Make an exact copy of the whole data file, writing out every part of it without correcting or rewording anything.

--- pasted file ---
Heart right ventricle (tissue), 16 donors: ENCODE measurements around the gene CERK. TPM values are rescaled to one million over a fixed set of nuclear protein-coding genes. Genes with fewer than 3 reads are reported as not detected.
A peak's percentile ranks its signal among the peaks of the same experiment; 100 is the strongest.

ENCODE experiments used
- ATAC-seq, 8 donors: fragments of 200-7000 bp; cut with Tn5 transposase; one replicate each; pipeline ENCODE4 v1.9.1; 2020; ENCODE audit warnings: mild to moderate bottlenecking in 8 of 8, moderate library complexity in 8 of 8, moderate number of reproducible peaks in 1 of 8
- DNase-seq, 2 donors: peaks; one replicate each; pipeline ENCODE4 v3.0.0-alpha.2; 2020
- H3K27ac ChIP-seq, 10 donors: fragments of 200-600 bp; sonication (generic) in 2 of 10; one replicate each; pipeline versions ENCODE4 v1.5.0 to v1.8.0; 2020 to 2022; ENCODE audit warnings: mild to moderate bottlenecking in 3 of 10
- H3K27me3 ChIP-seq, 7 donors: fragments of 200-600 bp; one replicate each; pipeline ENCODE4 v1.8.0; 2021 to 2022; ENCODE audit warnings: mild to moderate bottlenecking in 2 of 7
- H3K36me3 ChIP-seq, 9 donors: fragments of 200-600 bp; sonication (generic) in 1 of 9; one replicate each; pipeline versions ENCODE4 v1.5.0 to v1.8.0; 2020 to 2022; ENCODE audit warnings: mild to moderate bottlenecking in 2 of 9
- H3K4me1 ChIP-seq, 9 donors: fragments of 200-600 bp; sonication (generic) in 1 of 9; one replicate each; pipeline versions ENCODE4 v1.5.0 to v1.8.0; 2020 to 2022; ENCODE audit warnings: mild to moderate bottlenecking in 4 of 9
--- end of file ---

Heart right ventricle (tissue), 16 donors: ENCODE measurements around the gene CERK. TPM values are rescaled to one million over a fixed set of nuclear protein-coding genes. Genes with fewer than 3 reads are reported as not detected.
A peak's percentile ranks its signal among the peaks of the same experiment; 100 is the strongest.

ENCODE experiments used
- ATAC-seq, 8 donors: fragments of 200-7000 bp; cut with Tn5 transposase; one replicate each; pipeline ENCODE4 v1.9.1; 2020; ENCODE audit warnings: mild to moderate bottlenecking in 8 of 8, moderate library complexity in 8 of 8, moderate number of reproducible peaks in 1 of 8
- DNase-seq, 2 donors: peaks; one replicate each; pipeline ENCODE4 v3.0.0-alpha.2; 2020
- H3K27ac ChIP-seq, 10 donors: fragments of 200-600 bp; sonication (generic) in 2 of 10; one replicate each; pipeline versions ENCODE4 v1.5.0 to v1.8.0; 2020 to 2022; ENCODE audit warnings: mild to moderate bottlenecking in 3 of 10
- H3K27me3 ChIP-seq, 7 donors: fragments of 200-600 bp; one replicate each; pipeline ENCODE4 v1.8.0; 2021 to 2022; ENCODE audit warnings: mild to moderate bottlenecking in 2 of 7
- H3K36me3 ChIP-seq, 9 donors: fragments of 200-600 bp; sonication (generic) in 1 of 9; one replicate each; pipeline versions ENCODE4 v1.5.0 to v1.8.0; 2020 to 2022; ENCODE audit warnings: mild to moderate bottlenecking in 2 of 9
- H3K4me1 ChIP-seq, 9 donors: fragments of 200-600 bp; sonication (generic) in 1 of 9; one replicate each; pipeline versions ENCODE4 v1.5.0 to v1.8.0; 2020 to 2022; ENCODE audit warnings: mild to moderate bottlenecking in 4 of 9